Dynamic Predictions and Prospective Accuracy in Joint Models for Longitudinal and Time-to-Event Data
Article first published online: 9 FEB 2011
© 2011, The International Biometric Society
Volume 67, Issue 3, pages 819–829, September 2011
How to Cite
Rizopoulos, D. (2011), Dynamic Predictions and Prospective Accuracy in Joint Models for Longitudinal and Time-to-Event Data. Biometrics, 67: 819–829. doi: 10.1111/j.1541-0420.2010.01546.x
- Issue published online: 14 SEP 2011
- Article first published online: 9 FEB 2011
- Received February 2010. Revised October 2010. Accepted November 2010.
- Area under the curve;
- ROC methodology;
- Shared parameter model;
- Survival analysis;
- Time-dependent covariates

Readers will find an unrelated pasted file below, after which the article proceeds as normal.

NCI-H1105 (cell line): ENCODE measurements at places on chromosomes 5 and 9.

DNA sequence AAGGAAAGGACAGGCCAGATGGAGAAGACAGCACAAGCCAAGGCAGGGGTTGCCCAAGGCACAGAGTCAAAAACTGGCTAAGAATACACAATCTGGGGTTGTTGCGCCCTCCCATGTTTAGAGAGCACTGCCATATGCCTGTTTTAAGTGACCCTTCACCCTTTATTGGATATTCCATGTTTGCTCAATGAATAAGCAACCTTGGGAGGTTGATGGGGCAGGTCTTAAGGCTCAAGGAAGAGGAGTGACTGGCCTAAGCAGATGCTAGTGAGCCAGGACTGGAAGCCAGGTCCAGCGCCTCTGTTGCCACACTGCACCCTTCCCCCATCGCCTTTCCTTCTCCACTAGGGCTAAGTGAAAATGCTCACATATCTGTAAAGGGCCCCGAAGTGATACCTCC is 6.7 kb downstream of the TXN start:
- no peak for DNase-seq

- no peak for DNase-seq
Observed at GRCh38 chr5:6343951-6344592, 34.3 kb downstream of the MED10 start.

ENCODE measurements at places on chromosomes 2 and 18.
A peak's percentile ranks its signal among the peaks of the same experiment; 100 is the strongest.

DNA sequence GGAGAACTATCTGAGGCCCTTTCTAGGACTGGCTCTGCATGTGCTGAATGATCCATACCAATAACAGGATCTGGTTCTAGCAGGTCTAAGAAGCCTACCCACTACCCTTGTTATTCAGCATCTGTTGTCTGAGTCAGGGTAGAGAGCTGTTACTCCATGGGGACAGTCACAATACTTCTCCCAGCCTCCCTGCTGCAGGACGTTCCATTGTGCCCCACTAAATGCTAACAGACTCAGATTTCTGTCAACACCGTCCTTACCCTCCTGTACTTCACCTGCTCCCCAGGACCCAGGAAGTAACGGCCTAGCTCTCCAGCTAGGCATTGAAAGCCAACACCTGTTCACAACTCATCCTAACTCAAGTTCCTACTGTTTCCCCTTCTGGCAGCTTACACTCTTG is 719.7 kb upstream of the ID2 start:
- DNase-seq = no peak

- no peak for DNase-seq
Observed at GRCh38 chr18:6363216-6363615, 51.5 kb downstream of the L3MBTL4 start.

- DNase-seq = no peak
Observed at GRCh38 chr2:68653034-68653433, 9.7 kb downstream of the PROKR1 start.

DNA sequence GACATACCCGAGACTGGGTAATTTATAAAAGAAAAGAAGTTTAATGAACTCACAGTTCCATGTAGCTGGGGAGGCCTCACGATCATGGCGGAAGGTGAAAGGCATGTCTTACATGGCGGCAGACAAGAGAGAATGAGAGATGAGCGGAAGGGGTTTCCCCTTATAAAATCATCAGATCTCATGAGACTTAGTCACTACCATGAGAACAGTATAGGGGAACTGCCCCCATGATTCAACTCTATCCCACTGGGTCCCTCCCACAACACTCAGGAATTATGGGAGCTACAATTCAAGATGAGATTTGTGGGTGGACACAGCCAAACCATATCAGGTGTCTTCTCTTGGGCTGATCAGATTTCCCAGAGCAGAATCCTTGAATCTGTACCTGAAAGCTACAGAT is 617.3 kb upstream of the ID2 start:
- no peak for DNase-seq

Summary In longitudinal studies it is often of interest to investigate how a marker that is repeatedly measured in time is associated with a time to an event of interest. This type of research question has given rise to a rapidly developing field of biostatistics research that deals with the joint modeling of longitudinal and time-to-event data. In this article, we consider this modeling framework and focus particularly on the assessment of the predictive ability of the longitudinal marker for the time-to-event outcome. In particular, we start by presenting how survival probabilities can be estimated for future subjects based on their available longitudinal measurements and a fitted joint model. Following we derive accuracy measures under the joint modeling framework and assess how well the marker is capable of discriminating between subjects who experience the event within a medically meaningful time frame from subjects who do not. We illustrate our proposals on a real data set on human immunodeficiency virus infected patients for which we are interested in predicting the time-to-death using their longitudinal CD4 cell count measurements.